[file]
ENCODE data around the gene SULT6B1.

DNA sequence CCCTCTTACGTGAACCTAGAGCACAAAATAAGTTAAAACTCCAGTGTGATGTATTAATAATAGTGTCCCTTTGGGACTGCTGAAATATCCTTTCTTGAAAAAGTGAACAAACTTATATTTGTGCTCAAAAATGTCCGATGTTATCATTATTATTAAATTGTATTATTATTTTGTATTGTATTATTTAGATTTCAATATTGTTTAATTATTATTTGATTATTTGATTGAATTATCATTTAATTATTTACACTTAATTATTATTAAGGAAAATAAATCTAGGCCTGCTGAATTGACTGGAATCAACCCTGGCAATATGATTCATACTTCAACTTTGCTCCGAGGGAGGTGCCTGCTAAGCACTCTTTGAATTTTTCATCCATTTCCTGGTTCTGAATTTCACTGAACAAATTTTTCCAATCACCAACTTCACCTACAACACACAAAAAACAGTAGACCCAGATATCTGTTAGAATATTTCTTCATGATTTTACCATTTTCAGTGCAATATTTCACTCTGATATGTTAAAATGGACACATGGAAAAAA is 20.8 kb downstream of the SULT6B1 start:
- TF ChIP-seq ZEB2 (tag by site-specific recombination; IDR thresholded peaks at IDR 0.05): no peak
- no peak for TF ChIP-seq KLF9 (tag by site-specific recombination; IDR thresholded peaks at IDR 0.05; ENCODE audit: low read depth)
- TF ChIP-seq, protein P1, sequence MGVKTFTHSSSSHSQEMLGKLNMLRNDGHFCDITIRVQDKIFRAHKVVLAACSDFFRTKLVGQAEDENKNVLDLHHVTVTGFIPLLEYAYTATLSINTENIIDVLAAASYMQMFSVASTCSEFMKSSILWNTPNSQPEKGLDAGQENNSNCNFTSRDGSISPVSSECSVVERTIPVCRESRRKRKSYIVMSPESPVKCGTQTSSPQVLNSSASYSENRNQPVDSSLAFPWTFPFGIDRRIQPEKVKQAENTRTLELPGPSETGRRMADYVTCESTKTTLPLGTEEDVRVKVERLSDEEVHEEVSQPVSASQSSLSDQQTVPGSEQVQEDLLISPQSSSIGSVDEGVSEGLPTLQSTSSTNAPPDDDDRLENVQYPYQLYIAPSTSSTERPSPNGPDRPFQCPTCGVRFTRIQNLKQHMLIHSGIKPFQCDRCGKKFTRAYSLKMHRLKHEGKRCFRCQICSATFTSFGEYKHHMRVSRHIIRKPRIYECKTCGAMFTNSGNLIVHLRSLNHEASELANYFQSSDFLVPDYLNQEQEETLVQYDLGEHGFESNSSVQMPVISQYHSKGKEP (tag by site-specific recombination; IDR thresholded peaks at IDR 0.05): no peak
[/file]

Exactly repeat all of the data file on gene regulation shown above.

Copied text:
ENCODE data around the gene SULT6B1.

DNA sequence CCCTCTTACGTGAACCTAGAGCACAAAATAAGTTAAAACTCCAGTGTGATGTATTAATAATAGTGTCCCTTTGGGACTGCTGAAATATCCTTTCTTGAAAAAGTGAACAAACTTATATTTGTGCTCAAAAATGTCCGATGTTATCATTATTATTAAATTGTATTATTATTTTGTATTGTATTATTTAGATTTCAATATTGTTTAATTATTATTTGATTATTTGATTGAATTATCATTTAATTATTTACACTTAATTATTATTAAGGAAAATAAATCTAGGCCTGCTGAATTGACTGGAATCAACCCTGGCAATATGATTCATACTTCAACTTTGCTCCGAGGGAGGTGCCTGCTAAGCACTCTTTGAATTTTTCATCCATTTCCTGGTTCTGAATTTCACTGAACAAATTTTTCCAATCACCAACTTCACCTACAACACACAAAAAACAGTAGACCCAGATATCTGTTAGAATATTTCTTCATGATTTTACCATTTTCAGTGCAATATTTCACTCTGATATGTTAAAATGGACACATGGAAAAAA is 20.8 kb downstream of the SULT6B1 start:
- TF ChIP-seq ZEB2 (tag by site-specific recombination; IDR thresholded peaks at IDR 0.05): no peak
- no peak for TF ChIP-seq KLF9 (tag by site-specific recombination; IDR thresholded peaks at IDR 0.05; ENCODE audit: low read depth)
- TF ChIP-seq, protein P1, sequence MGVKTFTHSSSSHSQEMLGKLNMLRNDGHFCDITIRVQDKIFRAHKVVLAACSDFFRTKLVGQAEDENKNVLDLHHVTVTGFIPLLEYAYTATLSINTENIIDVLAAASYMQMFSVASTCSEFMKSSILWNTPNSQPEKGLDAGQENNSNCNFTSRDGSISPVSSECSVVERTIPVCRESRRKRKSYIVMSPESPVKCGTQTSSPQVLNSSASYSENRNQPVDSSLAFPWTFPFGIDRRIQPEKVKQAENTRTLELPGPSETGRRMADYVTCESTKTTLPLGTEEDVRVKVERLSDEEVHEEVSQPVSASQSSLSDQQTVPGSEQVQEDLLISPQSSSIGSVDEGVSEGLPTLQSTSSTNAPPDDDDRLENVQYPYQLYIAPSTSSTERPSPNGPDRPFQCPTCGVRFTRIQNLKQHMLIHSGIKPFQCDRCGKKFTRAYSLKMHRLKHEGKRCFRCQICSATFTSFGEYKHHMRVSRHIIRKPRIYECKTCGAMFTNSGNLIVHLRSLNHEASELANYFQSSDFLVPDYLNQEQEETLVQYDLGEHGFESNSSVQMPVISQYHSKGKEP (tag by site-specific recombination; IDR thresholded peaks at IDR 0.05): no peak